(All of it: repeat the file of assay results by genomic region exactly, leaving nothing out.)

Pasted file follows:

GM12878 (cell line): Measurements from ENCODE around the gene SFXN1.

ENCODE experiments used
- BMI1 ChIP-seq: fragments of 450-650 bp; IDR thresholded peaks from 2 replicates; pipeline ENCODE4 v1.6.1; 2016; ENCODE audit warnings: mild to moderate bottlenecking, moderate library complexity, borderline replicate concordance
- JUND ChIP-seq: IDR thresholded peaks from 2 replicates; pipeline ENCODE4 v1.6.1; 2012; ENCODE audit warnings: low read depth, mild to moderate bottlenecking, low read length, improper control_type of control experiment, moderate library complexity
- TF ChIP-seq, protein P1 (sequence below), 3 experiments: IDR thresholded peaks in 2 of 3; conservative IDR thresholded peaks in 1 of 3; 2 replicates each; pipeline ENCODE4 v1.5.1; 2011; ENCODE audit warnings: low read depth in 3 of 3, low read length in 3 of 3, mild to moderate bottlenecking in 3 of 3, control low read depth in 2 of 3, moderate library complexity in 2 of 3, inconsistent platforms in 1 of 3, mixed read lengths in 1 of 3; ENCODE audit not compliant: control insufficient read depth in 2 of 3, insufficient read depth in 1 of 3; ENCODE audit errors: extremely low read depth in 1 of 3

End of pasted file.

GM12878 (cell line): Measurements from ENCODE around the gene SFXN1.

ENCODE experiments used
- BMI1 ChIP-seq: fragments of 450-650 bp; IDR thresholded peaks from 2 replicates; pipeline ENCODE4 v1.6.1; 2016; ENCODE audit warnings: mild to moderate bottlenecking, moderate library complexity, borderline replicate concordance
- JUND ChIP-seq: IDR thresholded peaks from 2 replicates; pipeline ENCODE4 v1.6.1; 2012; ENCODE audit warnings: low read depth, mild to moderate bottlenecking, low read length, improper control_type of control experiment, moderate library complexity
- TF ChIP-seq, protein P1 (sequence below), 3 experiments: IDR thresholded peaks in 2 of 3; conservative IDR thresholded peaks in 1 of 3; 2 replicates each; pipeline ENCODE4 v1.5.1; 2011; ENCODE audit warnings: low read depth in 3 of 3, low read length in 3 of 3, mild to moderate bottlenecking in 3 of 3, control low read depth in 2 of 3, moderate library complexity in 2 of 3, inconsistent platforms in 1 of 3, mixed read lengths in 1 of 3; ENCODE audit not compliant: control insufficient read depth in 2 of 3, insufficient read depth in 1 of 3; ENCODE audit errors: extremely low read depth in 1 of 3